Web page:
She was robbed.
Every point matters inside of grade based systems. Colleges and universities are big business now, and big business is costly. Stealing points away from kids is the same as stealing money.
Think I’m over dramatizing here? Think on this a while:
The difference between a 2.5, a 3.3, and 3.7 grade point average can cost a student entry into the top schools for her selected major. This influences her job prospects. What’s worse is that the same difference in grade point average can cost students and parents tens of thousands of dollars in merit scholarship money and grants too. When families are paying anywhere from $30,000 to $250,000 for an undergraduate degree and colleges and universities offer to defray those costs substantially by offering financial rewards to those who earned high grades in high school, every point counts.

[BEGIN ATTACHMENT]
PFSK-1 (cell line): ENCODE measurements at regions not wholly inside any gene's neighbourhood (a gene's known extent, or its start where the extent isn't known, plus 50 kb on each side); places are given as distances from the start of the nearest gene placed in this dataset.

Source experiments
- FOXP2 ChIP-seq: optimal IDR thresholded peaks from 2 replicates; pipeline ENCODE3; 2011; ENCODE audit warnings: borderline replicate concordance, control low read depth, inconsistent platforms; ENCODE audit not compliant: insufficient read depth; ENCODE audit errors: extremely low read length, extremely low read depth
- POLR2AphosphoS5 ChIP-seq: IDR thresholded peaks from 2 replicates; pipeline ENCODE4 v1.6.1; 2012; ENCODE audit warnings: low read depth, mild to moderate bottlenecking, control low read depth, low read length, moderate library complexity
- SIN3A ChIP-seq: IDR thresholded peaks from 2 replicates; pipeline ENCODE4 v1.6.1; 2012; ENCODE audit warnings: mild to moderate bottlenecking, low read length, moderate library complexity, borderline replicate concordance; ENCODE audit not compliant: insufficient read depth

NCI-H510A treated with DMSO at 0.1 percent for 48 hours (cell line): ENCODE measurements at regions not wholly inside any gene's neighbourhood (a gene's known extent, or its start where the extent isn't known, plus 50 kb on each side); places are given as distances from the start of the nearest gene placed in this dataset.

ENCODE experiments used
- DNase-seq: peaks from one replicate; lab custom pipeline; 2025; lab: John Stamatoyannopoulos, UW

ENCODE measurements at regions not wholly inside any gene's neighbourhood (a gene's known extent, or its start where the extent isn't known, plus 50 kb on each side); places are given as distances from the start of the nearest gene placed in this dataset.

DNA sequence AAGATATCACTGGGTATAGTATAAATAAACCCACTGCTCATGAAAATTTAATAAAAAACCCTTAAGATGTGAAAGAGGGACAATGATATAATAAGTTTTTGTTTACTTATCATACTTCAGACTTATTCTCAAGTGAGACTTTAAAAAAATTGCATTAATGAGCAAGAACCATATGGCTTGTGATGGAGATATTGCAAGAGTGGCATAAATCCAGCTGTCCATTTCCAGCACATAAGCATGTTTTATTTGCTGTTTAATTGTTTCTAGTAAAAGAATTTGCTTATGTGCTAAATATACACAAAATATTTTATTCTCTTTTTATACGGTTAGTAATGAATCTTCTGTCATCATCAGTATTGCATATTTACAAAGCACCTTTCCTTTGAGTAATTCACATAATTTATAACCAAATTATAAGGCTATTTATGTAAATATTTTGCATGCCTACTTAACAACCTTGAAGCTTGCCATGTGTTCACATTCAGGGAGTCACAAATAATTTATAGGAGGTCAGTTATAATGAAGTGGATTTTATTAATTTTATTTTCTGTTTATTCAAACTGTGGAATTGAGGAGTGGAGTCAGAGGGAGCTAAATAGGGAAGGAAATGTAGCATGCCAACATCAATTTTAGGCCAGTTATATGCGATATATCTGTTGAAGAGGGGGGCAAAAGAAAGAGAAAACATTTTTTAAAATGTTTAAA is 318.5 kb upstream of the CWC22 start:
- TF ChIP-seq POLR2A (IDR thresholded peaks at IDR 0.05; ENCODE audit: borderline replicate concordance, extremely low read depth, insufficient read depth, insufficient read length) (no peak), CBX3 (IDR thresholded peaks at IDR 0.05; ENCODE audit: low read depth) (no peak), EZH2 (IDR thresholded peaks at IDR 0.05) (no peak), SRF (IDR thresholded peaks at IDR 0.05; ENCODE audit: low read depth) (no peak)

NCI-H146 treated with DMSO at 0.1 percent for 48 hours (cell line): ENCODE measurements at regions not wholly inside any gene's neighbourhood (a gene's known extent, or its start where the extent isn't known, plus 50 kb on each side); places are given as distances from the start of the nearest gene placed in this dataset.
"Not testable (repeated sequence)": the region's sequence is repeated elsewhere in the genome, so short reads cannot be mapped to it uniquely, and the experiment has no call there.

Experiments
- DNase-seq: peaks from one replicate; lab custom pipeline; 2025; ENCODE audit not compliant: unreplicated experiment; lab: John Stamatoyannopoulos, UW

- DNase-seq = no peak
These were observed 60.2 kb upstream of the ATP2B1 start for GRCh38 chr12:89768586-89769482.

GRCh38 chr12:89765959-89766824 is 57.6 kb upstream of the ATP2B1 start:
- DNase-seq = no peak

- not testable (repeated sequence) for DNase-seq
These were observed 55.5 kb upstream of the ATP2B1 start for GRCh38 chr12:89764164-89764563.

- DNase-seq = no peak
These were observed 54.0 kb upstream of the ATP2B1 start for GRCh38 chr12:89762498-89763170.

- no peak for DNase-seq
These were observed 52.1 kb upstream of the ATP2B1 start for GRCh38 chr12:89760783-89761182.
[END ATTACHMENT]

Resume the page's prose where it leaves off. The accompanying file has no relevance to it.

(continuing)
“Well, maybe if Samara cared so much about winning scholarships she should have been responsible enough to make up those tests,” Mrs. Reynard might say.
And maybe we should start thinking a whole lot harder about the unintended consequences of garbage grading and take more responsibility ourselves by adhering to best practices if we’re all about grades.
Or maybe we should do even better than that. Maybe we should start asking people in power what grades truly reveal about students like Samara and every one of her peers, regardless of how they performed. If we did, we might consider ditching our grades entirely. We don’t have to test or grade to make a meaningful assessment of our students’ strengths and needs. In fact, I’m convinced that the more we test and grade, the weaker our assessment of students becomes.
Do these suggestions make you curious? Uncomfortable? Joyful? A little mad? Share your thoughts by jumping into the #TTOG chat.
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A former English teacher, Angela Stockman is the founder of the WNY Young Writer's Studio, a community of writers and teachers of writing in Buffalo, New York. She is also an education consultant with expertise in curriculum design, instructional coaching, and assessment. Read more from Angela at Angelastockman.com.